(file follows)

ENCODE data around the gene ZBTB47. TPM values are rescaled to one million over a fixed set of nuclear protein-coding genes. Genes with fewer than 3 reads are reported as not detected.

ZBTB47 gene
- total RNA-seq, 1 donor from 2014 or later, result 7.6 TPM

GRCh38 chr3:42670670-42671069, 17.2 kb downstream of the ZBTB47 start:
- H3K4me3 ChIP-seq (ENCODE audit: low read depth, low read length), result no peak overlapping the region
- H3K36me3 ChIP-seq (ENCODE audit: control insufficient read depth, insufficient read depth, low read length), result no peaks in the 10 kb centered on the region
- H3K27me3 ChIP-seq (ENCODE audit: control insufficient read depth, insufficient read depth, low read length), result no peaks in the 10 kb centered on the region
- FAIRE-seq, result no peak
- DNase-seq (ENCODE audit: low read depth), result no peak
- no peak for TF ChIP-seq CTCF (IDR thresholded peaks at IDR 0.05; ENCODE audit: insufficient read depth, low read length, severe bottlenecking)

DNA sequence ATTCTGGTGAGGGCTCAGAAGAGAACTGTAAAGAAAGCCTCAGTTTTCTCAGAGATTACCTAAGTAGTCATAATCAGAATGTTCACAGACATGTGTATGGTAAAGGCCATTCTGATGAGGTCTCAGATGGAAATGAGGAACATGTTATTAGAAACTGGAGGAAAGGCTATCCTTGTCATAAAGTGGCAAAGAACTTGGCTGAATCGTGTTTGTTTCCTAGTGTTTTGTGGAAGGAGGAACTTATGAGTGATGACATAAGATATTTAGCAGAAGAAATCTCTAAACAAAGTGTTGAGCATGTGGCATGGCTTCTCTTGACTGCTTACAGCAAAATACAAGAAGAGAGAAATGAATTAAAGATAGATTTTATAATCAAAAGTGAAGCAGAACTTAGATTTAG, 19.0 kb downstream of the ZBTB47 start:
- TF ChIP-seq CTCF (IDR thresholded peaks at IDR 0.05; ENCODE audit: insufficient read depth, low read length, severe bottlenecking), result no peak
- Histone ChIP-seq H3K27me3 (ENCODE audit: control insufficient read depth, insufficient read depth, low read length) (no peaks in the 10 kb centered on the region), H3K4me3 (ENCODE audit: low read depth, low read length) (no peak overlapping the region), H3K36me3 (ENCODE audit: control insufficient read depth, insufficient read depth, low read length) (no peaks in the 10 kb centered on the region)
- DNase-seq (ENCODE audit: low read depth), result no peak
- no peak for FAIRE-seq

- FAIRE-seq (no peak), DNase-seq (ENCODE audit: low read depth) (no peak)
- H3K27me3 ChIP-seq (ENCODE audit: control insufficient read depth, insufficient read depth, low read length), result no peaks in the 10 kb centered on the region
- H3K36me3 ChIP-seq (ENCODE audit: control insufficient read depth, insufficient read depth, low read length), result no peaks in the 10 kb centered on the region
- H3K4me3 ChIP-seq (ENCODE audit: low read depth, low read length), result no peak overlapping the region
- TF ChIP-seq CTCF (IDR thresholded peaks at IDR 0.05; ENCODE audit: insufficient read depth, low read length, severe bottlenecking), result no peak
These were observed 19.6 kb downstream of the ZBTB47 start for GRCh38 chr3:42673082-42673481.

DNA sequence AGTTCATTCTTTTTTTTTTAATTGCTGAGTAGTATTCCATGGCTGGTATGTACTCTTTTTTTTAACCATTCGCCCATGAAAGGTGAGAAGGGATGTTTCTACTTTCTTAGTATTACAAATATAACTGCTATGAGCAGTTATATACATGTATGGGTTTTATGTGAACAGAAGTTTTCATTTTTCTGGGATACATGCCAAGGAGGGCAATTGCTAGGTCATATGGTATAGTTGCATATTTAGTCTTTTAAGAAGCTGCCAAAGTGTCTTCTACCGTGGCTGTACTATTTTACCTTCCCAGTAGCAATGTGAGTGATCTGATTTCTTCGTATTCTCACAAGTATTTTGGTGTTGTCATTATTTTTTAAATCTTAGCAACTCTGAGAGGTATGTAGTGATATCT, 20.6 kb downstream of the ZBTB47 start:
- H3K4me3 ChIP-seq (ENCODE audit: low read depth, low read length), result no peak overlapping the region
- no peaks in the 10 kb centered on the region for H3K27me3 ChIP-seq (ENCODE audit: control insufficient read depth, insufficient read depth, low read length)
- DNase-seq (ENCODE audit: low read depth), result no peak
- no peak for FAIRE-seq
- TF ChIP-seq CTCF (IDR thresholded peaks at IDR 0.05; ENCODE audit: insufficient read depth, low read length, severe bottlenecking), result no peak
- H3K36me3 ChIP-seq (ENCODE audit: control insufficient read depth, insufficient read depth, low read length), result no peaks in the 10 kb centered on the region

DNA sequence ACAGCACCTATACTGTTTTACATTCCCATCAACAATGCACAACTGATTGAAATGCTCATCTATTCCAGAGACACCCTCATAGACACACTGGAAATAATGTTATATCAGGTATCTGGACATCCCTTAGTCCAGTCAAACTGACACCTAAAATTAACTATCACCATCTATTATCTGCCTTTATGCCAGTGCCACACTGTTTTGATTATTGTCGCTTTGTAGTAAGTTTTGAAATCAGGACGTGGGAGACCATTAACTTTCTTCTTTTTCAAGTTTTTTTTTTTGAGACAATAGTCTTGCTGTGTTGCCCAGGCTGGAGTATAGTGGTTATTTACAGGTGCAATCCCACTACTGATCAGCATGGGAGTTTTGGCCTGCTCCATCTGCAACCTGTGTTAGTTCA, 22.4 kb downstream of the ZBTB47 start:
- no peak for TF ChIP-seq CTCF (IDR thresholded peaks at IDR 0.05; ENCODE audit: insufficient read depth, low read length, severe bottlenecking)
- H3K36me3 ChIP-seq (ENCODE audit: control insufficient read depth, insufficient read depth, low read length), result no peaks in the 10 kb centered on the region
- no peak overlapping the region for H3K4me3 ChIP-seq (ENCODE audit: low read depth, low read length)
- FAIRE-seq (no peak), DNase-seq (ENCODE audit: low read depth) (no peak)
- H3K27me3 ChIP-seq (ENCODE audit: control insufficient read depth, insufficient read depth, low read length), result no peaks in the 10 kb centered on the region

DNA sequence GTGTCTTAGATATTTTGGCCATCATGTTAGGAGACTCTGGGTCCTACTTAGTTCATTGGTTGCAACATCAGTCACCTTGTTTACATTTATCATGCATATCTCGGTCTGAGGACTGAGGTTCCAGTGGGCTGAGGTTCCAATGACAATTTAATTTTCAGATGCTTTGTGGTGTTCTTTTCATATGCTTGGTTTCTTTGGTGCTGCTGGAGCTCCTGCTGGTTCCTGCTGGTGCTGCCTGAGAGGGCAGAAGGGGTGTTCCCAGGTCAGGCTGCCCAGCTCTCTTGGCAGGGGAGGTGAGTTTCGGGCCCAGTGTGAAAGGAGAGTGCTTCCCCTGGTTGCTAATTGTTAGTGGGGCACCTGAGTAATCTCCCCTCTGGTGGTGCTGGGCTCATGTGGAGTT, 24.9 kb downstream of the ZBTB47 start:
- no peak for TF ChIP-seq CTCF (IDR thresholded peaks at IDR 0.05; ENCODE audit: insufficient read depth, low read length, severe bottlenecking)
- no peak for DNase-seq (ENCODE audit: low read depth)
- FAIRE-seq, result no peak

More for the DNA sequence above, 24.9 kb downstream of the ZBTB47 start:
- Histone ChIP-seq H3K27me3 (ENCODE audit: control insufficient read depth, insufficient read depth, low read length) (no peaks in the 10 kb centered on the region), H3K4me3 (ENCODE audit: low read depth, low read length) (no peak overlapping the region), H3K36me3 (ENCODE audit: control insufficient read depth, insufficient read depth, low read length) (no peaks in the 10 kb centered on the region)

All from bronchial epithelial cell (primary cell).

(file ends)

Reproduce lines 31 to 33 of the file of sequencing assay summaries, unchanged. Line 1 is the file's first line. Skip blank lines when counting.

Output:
- H3K36me3 ChIP-seq (ENCODE audit: control insufficient read depth, insufficient read depth, low read length), result no peaks in the 10 kb centered on the region
- no peak overlapping the region for H3K4me3 ChIP-seq (ENCODE audit: low read depth, low read length)
- FAIRE-seq (no peak), DNase-seq (ENCODE audit: low read depth) (no peak)